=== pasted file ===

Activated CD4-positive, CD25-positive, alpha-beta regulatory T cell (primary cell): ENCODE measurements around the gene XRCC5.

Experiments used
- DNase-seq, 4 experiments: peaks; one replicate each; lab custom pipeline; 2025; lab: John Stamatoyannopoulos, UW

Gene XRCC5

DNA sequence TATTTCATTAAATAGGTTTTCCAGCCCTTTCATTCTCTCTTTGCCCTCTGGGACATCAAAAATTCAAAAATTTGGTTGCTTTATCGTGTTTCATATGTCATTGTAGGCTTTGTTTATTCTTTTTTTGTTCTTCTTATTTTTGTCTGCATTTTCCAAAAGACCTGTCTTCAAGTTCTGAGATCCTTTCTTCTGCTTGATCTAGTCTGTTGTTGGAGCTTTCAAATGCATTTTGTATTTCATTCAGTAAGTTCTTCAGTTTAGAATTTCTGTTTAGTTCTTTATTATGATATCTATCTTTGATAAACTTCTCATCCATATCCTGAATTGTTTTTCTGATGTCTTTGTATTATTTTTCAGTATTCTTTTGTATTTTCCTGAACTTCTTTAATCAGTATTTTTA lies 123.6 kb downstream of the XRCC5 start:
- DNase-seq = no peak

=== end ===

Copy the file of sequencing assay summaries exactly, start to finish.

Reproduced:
Activated CD4-positive, CD25-positive, alpha-beta regulatory T cell (primary cell): ENCODE measurements around the gene XRCC5.

Experiments used
- DNase-seq, 4 experiments: peaks; one replicate each; lab custom pipeline; 2025; lab: John Stamatoyannopoulos, UW

Gene XRCC5

DNA sequence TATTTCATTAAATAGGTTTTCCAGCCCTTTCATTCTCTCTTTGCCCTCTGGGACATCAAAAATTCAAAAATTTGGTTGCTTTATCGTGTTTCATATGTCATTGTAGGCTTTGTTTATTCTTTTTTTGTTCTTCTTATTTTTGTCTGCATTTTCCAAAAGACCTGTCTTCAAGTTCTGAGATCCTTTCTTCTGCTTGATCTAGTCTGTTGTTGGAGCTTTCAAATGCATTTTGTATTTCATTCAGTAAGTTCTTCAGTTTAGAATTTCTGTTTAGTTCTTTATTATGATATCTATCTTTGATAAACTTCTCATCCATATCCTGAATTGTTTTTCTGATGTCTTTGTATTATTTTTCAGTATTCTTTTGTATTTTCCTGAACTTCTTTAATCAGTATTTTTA lies 123.6 kb downstream of the XRCC5 start:
- DNase-seq = no peak